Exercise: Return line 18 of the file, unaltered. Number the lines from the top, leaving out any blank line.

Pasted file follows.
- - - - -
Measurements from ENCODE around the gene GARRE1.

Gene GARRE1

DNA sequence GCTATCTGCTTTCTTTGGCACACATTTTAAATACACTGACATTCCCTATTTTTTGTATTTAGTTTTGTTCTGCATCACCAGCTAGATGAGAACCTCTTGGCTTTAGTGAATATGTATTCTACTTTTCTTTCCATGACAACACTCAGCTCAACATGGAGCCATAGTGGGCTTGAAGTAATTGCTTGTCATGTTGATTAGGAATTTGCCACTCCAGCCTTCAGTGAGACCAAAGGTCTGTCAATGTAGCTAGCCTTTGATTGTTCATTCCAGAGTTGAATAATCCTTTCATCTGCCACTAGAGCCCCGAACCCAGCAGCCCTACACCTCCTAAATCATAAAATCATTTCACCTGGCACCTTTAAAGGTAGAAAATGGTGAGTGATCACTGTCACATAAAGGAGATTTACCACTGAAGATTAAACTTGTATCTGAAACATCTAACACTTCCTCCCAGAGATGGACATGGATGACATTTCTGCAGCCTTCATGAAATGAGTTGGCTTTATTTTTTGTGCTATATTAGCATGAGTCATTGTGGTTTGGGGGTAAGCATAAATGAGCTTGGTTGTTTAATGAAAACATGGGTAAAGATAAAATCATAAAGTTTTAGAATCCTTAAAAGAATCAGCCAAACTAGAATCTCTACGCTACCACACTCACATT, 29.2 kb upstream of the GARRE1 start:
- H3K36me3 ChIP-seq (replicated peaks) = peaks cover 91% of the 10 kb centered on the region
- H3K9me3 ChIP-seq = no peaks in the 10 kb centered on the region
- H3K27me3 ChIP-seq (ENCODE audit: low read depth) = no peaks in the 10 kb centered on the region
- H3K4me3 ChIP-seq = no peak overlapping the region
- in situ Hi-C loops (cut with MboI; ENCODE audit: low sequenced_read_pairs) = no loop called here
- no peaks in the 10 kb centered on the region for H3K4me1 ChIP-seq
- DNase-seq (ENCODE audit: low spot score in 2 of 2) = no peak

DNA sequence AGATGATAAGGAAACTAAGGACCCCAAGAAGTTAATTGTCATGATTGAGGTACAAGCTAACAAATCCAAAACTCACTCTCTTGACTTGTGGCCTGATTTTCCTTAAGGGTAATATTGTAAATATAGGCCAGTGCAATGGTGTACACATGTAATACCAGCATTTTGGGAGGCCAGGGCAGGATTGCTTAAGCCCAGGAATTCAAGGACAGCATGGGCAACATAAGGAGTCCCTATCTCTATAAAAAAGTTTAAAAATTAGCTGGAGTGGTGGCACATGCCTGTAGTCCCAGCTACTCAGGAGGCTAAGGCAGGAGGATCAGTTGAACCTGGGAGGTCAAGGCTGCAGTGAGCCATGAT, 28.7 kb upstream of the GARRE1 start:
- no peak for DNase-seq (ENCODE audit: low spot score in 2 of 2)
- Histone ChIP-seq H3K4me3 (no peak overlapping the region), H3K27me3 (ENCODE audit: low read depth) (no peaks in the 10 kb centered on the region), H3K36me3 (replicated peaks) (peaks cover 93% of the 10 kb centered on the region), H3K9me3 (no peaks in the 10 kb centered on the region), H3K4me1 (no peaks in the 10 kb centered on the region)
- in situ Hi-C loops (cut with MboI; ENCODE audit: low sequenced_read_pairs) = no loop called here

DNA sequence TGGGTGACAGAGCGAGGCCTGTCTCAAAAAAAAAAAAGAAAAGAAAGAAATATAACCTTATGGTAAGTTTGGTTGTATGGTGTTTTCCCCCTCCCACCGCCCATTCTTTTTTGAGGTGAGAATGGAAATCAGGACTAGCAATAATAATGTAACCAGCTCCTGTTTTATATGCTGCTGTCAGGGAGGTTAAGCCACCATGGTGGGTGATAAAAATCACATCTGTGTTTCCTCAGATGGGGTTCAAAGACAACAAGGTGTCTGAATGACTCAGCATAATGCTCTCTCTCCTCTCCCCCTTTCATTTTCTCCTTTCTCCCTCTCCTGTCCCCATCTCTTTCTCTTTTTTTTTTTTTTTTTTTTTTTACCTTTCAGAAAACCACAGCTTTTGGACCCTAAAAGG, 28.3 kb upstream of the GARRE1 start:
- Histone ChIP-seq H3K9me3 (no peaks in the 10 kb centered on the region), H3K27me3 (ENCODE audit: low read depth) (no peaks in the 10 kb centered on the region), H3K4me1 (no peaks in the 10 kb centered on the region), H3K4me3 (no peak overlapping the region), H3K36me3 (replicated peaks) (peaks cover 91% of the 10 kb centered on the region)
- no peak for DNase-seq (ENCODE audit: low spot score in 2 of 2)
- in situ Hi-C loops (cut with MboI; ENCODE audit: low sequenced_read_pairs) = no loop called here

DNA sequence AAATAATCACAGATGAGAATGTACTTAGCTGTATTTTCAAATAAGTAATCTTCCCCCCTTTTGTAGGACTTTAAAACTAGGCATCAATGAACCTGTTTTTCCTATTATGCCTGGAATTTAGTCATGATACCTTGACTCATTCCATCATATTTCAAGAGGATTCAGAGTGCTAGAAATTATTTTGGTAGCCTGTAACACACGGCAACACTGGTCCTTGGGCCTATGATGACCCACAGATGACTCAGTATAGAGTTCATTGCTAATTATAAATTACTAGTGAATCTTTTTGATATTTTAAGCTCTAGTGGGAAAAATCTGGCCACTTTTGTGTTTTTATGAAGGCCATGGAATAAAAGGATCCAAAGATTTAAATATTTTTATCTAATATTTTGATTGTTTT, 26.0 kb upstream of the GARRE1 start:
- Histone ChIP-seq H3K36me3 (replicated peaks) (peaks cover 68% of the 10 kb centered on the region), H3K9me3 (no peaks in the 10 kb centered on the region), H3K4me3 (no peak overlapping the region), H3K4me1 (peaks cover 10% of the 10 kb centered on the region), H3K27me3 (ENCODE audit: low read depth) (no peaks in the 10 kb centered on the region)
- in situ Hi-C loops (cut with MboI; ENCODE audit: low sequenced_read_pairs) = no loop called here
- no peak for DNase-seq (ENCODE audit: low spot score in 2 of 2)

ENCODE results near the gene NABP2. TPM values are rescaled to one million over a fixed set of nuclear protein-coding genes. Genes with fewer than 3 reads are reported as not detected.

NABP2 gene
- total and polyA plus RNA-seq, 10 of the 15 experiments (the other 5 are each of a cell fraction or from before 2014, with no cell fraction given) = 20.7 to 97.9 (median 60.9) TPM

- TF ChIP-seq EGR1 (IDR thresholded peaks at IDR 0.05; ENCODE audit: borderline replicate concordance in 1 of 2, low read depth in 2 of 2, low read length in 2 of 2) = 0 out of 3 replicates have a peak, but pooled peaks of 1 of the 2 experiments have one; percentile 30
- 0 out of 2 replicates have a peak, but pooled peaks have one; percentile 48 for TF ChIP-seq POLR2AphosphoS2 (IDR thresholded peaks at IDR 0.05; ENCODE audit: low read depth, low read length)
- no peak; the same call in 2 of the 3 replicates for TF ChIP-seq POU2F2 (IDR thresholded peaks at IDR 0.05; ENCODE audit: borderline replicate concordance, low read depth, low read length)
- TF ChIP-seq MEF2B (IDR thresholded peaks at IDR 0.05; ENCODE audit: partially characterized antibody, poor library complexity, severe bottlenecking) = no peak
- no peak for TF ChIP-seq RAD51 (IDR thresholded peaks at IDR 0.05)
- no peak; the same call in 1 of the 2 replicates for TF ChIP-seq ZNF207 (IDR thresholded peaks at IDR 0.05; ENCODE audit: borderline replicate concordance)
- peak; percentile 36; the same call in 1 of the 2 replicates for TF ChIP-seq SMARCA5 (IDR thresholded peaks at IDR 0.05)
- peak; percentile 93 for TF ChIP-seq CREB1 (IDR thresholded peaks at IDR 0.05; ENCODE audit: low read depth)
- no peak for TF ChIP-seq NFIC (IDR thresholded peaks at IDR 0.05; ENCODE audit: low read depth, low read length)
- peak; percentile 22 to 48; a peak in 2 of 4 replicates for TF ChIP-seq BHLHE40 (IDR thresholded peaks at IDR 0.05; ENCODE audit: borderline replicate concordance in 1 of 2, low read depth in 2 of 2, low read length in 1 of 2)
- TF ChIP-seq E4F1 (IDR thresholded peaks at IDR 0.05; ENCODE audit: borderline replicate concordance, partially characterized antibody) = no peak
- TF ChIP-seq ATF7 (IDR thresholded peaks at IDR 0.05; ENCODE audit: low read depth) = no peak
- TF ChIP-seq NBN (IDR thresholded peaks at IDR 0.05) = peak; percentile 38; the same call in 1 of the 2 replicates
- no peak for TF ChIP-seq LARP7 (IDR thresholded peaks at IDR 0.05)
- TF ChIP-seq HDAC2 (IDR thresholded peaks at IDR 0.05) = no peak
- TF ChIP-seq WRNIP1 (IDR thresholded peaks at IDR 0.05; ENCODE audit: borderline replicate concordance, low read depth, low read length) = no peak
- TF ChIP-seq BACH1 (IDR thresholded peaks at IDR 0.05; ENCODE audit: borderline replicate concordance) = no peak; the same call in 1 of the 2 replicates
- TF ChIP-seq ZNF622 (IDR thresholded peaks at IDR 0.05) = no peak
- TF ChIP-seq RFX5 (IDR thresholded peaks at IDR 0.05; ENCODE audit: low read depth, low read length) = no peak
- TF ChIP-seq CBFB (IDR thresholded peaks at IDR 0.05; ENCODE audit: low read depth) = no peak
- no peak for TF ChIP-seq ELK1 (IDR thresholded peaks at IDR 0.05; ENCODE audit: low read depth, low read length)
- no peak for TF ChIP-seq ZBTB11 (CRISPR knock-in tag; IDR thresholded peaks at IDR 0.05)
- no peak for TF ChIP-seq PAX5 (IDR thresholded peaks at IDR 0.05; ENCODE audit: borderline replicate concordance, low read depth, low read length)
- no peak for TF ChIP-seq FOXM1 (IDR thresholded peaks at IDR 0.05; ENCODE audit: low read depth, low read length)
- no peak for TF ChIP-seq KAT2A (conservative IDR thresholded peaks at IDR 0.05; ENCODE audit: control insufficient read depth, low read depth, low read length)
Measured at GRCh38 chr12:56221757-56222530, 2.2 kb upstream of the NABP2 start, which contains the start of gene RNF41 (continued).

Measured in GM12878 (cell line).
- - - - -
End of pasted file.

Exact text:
- in situ Hi-C loops (cut with MboI; ENCODE audit: low sequenced_read_pairs) = no loop called here